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Sunday, September 26, 2021

The Elephant in the Room: Islamophobia’s limited narrative

VENOOS MOSHAYEDI / AGGIE
VENOOS MOSHAYEDI / AGGIE

Prejudice exists in America against every demographic, largely excepting the white, Christian male that has seemingly enjoyed the pleasure of becoming our nation’s neutral. If you don’t identify with that category, you are systematically treated as “the other.” While each group faces differing levels of discrimination, among the most grotesquely violated people are Muslims.

The term “Islamophobia” was coined to express the unfounded hatred of Islam and prejudice against its followers. Contrary to popular thought, this is not a new issue. Perhaps the prominence of contemporary American nativism arose post 9/11, but the history of using Islam in fearmongering actually extends back to the 16th century.  

In the early 1500s, European powers ravaged and annexed a wide array of countries. This European imperialism also signified the start of the slave trade. It was African American Muslims who led the most powerful slave revolts in the New World colonies. White slave owners saw them as a challenge to their authority. The justification for colonizing African lands was the moral betterment of the native population. To the dismay of the colonizers, this group of people, possessing their own religion and culture, did not need civilizing. To legitimize their subjugation of this group, white people painted a barbarous picture of black Muslim culture.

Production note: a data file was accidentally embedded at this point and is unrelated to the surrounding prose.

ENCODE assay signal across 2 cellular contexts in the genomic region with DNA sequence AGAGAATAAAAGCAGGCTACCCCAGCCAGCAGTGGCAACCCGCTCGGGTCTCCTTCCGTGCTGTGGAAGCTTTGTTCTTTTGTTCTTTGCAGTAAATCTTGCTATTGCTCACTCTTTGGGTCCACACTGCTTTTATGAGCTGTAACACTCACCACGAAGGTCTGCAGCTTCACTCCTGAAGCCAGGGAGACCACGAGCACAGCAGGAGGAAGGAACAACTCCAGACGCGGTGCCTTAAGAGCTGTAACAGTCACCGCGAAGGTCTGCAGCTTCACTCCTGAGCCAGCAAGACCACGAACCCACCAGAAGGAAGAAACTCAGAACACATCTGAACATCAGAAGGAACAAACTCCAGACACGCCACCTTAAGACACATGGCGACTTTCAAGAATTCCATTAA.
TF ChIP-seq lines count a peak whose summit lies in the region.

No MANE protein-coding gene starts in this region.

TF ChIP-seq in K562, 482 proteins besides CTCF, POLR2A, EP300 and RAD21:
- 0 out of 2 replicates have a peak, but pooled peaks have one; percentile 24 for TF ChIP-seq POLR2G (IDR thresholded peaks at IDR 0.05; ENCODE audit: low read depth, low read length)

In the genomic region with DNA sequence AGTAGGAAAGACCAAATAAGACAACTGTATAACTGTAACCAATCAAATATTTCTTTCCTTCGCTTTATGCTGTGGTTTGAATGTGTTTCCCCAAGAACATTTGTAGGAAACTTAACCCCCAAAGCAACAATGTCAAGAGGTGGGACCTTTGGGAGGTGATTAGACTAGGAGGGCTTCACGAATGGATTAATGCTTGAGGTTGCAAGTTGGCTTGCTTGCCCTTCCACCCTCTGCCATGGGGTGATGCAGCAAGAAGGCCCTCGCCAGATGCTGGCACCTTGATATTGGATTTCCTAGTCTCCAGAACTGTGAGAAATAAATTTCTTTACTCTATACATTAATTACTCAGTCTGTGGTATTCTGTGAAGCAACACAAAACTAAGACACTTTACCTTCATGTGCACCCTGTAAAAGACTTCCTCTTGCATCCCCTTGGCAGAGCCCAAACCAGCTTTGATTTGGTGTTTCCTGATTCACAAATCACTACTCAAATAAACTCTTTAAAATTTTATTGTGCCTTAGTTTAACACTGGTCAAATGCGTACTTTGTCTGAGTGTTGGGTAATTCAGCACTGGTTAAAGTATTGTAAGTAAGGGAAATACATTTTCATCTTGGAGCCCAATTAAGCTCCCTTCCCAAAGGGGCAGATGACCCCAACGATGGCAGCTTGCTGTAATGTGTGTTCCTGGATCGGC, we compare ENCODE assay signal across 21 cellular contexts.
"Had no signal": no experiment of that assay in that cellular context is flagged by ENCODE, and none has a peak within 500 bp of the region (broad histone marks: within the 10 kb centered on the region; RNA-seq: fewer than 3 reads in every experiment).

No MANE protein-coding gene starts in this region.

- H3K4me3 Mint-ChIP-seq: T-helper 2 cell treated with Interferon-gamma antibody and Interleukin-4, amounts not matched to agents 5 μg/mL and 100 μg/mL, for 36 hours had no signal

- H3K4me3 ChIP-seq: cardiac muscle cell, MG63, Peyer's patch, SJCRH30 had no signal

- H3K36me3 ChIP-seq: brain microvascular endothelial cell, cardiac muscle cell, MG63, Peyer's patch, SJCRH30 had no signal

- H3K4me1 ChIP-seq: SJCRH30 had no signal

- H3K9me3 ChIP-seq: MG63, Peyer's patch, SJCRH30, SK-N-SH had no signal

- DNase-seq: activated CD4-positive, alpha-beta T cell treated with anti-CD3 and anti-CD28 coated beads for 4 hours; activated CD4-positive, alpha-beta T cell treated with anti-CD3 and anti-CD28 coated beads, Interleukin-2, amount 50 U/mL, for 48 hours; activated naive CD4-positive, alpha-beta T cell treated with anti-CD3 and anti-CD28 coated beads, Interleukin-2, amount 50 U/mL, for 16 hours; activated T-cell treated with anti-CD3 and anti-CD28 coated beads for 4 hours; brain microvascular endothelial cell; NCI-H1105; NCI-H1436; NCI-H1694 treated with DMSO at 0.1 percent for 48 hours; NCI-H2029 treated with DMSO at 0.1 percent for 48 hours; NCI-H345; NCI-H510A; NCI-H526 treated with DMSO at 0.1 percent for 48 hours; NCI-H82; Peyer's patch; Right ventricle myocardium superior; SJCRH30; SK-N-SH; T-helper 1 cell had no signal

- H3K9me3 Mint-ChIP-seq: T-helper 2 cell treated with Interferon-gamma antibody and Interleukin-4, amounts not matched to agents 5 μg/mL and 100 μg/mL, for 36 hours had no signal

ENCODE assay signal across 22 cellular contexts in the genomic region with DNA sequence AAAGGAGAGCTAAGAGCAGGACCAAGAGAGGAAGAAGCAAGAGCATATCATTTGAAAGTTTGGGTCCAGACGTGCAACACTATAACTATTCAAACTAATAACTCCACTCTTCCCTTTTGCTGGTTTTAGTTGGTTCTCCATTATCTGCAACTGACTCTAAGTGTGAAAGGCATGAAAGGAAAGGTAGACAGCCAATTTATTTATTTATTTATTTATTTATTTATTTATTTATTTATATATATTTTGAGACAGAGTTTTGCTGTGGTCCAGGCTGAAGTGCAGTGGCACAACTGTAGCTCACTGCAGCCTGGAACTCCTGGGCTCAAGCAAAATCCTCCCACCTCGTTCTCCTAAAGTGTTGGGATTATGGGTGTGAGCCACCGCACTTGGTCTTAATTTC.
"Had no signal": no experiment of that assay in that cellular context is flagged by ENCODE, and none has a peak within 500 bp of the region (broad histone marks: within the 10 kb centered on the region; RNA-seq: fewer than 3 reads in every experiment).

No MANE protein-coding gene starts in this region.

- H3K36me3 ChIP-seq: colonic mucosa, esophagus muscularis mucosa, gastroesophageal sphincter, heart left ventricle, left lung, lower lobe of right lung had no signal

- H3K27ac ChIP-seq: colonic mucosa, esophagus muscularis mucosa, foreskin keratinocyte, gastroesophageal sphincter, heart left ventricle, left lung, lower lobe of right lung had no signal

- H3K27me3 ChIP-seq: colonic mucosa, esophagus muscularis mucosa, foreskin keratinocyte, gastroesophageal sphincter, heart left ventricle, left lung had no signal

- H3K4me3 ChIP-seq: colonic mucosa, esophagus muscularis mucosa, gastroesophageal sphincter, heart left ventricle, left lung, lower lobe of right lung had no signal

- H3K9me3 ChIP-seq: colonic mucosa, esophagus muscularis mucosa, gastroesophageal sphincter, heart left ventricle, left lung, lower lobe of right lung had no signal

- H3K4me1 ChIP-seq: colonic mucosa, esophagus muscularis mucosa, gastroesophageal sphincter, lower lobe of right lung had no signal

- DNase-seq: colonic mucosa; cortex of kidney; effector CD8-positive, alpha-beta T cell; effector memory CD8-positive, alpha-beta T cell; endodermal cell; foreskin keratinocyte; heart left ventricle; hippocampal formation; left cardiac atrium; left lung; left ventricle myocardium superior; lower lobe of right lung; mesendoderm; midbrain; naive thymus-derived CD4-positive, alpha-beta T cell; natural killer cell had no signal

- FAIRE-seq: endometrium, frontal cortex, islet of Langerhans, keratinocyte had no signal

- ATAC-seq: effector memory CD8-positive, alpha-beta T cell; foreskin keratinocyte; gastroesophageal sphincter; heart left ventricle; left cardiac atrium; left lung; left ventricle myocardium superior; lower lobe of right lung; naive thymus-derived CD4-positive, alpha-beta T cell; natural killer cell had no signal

The vilification of Muslims and fear of their political power in America came to fruition as a backlash against Malcom X.  Shortly after his ascent, The Hate That Hate Produced aired on television. It portrayed Malcolm and his followers as the radical side of the Civil Rights Movement. The movie did little to distinguish the majority of Muslims from Malcolm X’s purported extremists. It described adherents to the Muslim faith as a reclusive and alien population. With this one film’s popularization within mainstream culture, Muslims were successfully branded as “the other.”

There are roughly seven million Muslims living in America, suffocating under the ostracism that is “the other.” Terror attacks only perpetuate misconceptions and further the divide. Terrorists do not serve as the mouthpiece for Islam. The religion in itself is one of peace and plurality, accommodating many interpretations of its holy book, the Qur’an. Because of this, the religion is broken up into sects. No one particular faction can represent the whole. In fact, terrorist groups like ISIS make up only 0.000625% of the 1.6 billion Muslims worldwide.  

The media has done a spectacular job of exploiting fears and fostering an unscrupulous bias against Muslims. Presidential candidates have further fanned the flames of egregious generalizations, perpetuating the Muslim terrorist narrative. Using terrorism to justify a quiet xenophobia has spilled into horrific violence against an overwhelmingly peaceful group.  People are holding armed protests, women are being attacked, children bullied, mosques burned, Qur’ans vandalized and hate speech plastered on social media and sent in letters. The animosity Muslims receive is effectively terrorism. Yet the media has successfully limited the narrative. Apparently, Muslims aren’t worth reporting on unless they’re behind the gun.  

ISIS has killed far more Muslims than Westerners, but the media has a tendency to devalue brown and black lives. They don’t report the frightful slaughter endured by our brothers and sisters overseas every day. Hiding the full story and struggle of the Muslim population has essentially dehumanized them, making for easier subjugation and discrimination. The less empathetic we become, the more we play into the terror plot.

This is just what ISIS and other terrorist organizations want. They want fear. They want us to turn a blind eye to their genocide. They want us to kill for them. The way to combat terrorism is to not be unnecessarily fearful, to engage in interfaith understanding and to welcome our Muslim neighbors.   

You can reach KATELYN COSTA at kcosta@ucdavis.edu.

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